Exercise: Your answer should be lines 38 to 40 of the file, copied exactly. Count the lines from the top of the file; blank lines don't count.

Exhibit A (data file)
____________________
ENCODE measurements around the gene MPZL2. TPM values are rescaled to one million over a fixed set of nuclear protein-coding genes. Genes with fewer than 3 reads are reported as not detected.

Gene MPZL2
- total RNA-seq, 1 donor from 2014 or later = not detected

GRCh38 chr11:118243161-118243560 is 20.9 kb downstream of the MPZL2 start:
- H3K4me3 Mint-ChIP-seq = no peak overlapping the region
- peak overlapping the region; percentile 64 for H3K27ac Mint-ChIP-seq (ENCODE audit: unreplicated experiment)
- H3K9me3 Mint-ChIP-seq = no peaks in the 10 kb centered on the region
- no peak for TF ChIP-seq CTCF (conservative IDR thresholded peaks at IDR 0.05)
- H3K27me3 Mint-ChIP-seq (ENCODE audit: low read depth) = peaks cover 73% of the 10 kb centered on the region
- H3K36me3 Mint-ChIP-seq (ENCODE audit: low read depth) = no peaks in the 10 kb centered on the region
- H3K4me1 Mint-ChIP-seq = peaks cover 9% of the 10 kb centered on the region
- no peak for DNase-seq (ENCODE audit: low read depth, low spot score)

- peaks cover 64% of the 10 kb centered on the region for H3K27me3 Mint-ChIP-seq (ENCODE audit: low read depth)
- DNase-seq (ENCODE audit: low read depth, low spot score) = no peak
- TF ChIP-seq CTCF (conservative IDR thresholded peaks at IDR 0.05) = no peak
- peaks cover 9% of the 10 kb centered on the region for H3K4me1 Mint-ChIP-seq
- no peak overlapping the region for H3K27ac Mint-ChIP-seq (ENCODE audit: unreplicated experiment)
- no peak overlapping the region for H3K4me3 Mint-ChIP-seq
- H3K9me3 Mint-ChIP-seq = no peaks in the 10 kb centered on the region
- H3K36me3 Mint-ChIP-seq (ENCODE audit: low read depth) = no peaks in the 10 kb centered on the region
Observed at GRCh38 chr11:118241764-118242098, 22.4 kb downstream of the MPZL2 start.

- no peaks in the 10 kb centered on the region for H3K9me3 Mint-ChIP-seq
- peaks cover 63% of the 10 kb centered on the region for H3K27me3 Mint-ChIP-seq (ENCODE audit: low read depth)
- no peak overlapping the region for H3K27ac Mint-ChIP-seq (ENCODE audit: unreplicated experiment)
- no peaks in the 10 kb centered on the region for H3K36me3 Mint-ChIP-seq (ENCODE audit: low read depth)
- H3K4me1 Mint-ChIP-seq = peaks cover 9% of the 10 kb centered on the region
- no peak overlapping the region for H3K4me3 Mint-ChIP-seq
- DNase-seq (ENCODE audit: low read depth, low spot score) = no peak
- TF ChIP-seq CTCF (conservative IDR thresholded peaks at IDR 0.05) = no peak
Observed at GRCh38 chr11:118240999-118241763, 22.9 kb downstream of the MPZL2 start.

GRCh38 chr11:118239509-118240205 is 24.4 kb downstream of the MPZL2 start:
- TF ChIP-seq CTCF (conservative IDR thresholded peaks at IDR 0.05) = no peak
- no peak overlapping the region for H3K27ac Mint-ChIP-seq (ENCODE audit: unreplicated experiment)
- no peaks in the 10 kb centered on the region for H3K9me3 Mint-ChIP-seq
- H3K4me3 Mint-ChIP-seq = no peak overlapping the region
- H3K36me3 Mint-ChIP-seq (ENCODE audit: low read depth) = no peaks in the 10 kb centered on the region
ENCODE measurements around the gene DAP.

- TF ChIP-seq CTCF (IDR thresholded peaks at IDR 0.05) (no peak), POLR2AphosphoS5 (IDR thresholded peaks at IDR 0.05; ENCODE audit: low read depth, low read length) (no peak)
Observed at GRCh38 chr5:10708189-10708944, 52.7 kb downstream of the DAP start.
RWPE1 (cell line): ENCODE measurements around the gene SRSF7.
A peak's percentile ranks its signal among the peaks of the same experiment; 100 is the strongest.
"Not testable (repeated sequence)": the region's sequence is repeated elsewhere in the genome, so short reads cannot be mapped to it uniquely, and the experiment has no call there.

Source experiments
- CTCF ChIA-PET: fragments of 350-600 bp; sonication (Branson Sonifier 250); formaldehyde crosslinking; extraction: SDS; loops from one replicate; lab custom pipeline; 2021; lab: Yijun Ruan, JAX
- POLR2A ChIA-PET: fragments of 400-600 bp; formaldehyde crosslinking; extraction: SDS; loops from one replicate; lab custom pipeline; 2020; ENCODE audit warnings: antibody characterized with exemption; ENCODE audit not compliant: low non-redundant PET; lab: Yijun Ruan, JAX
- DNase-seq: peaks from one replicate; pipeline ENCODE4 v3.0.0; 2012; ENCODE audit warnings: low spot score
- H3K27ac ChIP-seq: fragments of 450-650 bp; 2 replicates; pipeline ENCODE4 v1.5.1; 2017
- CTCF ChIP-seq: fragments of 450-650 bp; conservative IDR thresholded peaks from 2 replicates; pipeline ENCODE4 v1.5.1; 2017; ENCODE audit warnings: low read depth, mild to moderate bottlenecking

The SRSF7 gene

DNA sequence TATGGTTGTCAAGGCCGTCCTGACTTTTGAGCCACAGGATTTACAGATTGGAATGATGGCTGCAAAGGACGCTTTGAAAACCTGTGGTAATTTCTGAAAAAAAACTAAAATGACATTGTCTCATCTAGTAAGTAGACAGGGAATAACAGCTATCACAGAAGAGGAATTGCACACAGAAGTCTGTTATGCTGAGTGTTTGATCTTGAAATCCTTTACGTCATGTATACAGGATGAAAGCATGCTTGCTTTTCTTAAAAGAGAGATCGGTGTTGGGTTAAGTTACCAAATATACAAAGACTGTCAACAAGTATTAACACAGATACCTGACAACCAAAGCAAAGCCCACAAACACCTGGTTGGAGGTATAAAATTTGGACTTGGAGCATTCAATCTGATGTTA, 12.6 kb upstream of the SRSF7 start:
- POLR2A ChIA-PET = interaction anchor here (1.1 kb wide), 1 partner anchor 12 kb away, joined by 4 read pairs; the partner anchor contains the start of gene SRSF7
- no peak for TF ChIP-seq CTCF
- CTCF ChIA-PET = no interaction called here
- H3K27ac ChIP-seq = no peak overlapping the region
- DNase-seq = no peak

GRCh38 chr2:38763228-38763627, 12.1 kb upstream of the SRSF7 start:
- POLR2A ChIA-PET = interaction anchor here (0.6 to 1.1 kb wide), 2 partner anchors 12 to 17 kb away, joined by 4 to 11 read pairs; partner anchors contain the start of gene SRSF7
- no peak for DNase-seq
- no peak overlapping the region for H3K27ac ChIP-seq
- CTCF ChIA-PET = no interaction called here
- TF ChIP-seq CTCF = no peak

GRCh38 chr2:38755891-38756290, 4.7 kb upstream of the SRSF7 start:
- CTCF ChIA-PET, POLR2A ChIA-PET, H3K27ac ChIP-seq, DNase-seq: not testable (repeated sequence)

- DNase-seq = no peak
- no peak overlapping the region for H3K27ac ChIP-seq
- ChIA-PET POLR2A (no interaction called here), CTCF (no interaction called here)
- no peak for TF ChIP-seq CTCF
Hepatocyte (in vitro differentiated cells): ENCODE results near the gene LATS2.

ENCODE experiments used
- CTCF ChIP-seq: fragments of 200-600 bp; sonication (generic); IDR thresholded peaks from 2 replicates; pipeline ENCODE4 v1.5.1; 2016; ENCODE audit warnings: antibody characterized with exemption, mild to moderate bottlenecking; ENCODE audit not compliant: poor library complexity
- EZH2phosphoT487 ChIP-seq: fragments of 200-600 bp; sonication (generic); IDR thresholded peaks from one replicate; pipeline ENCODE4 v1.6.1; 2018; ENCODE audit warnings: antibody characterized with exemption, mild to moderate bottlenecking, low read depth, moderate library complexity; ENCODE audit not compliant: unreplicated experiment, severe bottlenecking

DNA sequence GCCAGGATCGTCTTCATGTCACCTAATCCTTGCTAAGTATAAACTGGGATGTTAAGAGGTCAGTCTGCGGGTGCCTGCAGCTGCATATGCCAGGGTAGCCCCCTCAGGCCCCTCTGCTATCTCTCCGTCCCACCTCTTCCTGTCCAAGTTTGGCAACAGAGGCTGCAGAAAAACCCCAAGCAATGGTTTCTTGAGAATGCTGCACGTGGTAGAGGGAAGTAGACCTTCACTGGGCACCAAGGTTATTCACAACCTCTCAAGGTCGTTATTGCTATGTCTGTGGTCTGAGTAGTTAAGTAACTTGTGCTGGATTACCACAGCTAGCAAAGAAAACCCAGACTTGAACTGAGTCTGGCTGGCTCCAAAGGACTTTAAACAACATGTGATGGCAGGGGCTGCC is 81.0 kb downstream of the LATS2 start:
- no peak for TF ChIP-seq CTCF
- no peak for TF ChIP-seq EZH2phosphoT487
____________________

- TF ChIP-seq CTCF (IDR thresholded peaks at IDR 0.05) (no peak), POLR2AphosphoS5 (IDR thresholded peaks at IDR 0.05; ENCODE audit: low read depth, low read length) (no peak)
Observed at GRCh38 chr5:10708189-10708944, 52.7 kb downstream of the DAP start.
RWPE1 (cell line): ENCODE measurements around the gene SRSF7.